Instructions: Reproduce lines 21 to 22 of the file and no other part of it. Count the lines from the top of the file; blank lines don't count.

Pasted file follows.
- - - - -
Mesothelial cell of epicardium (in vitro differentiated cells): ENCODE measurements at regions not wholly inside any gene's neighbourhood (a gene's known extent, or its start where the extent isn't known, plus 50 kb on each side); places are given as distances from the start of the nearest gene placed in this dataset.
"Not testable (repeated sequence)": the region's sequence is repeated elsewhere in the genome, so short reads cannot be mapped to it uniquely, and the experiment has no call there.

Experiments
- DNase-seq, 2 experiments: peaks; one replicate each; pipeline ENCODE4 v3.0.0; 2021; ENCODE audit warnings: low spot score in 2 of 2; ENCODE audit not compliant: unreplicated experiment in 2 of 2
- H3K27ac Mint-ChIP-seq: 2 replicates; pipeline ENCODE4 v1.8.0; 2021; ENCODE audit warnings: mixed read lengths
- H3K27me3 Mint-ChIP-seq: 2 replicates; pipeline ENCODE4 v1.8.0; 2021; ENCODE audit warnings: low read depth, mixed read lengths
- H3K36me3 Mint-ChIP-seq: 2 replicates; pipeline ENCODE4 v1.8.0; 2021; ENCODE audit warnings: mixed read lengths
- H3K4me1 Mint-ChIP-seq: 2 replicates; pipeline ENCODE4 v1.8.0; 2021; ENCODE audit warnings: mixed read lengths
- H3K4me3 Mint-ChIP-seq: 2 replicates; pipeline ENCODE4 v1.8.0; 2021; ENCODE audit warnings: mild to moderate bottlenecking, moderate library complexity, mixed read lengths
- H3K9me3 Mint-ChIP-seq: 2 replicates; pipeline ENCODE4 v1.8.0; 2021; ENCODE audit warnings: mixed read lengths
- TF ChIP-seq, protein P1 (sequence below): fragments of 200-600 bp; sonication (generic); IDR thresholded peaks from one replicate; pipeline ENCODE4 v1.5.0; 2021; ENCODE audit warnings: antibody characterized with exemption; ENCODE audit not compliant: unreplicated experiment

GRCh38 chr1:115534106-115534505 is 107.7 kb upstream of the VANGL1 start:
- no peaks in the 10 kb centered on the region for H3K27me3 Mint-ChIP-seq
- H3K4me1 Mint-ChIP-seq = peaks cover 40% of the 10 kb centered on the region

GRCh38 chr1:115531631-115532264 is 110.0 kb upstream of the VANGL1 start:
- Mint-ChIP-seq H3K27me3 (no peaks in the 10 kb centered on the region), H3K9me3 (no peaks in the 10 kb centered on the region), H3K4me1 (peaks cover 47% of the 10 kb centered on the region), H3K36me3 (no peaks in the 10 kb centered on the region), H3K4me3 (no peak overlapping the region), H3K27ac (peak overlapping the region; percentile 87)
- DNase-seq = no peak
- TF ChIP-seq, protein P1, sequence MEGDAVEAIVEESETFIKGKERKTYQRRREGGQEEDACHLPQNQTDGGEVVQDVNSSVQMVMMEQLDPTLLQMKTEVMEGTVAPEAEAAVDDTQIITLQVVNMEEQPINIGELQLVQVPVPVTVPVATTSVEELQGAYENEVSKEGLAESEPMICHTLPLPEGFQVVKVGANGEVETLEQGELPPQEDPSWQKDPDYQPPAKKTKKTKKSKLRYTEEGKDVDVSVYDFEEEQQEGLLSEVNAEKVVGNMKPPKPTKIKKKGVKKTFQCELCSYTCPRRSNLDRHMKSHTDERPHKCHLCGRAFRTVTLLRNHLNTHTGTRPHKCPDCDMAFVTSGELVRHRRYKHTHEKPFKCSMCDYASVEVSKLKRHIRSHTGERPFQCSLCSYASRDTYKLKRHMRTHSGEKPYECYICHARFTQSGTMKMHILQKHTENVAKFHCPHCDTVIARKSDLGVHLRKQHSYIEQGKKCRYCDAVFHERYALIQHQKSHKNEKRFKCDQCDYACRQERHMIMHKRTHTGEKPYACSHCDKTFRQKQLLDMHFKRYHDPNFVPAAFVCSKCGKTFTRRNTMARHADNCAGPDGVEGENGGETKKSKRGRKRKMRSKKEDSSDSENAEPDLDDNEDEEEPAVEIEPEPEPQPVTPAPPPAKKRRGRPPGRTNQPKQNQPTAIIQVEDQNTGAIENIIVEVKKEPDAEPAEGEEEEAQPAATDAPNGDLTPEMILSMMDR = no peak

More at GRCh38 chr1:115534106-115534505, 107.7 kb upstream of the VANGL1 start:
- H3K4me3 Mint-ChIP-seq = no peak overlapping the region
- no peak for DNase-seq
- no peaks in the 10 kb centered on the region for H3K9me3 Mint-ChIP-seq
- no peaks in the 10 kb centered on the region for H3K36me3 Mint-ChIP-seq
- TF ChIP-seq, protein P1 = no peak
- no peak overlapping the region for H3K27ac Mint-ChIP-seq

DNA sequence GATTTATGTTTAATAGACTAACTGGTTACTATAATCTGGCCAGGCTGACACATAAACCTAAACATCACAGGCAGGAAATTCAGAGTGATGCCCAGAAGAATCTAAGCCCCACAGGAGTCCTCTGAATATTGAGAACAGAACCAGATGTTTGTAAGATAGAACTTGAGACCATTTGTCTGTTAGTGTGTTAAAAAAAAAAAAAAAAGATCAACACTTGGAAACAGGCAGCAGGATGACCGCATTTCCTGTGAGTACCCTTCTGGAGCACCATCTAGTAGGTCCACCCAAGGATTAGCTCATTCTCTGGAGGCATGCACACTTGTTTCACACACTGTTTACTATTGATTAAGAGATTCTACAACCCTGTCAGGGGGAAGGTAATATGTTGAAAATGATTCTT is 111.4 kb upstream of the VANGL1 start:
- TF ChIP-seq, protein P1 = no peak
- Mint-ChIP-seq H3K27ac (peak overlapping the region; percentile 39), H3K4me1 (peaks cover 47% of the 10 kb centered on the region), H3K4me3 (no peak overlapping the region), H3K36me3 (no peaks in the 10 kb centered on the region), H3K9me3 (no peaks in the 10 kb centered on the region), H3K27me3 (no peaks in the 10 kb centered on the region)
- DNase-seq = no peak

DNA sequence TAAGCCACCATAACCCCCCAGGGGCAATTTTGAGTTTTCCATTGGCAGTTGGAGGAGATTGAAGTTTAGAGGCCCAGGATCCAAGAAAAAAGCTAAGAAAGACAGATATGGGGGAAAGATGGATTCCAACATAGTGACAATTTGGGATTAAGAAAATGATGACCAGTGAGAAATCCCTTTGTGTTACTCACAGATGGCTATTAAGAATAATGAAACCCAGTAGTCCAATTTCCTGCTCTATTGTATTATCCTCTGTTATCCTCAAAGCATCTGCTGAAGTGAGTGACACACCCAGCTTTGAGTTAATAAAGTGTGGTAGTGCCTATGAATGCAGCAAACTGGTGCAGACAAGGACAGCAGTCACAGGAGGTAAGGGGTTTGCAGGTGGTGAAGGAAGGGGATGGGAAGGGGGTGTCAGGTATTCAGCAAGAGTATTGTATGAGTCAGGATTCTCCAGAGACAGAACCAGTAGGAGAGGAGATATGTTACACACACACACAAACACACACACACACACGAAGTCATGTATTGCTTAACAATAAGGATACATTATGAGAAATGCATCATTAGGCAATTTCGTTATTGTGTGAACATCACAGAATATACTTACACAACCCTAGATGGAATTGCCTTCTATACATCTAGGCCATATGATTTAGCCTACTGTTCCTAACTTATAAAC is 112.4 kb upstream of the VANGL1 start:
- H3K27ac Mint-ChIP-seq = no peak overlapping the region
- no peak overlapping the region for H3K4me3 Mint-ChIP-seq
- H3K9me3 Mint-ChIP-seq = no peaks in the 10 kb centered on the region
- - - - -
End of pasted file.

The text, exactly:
- no peak for DNase-seq
- no peaks in the 10 kb centered on the region for H3K9me3 Mint-ChIP-seq